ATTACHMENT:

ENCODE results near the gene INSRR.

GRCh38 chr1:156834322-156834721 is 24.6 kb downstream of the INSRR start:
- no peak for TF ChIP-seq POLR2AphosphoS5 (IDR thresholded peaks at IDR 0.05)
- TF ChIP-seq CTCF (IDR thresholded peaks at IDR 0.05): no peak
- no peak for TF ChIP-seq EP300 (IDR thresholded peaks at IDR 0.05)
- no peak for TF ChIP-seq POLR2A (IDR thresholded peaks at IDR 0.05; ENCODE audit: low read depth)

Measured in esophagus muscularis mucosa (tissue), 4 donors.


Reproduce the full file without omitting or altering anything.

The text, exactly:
ENCODE results near the gene INSRR.

GRCh38 chr1:156834322-156834721 is 24.6 kb downstream of the INSRR start:
- no peak for TF ChIP-seq POLR2AphosphoS5 (IDR thresholded peaks at IDR 0.05)
- TF ChIP-seq CTCF (IDR thresholded peaks at IDR 0.05): no peak
- no peak for TF ChIP-seq EP300 (IDR thresholded peaks at IDR 0.05)
- no peak for TF ChIP-seq POLR2A (IDR thresholded peaks at IDR 0.05; ENCODE audit: low read depth)

Measured in esophagus muscularis mucosa (tissue), 4 donors.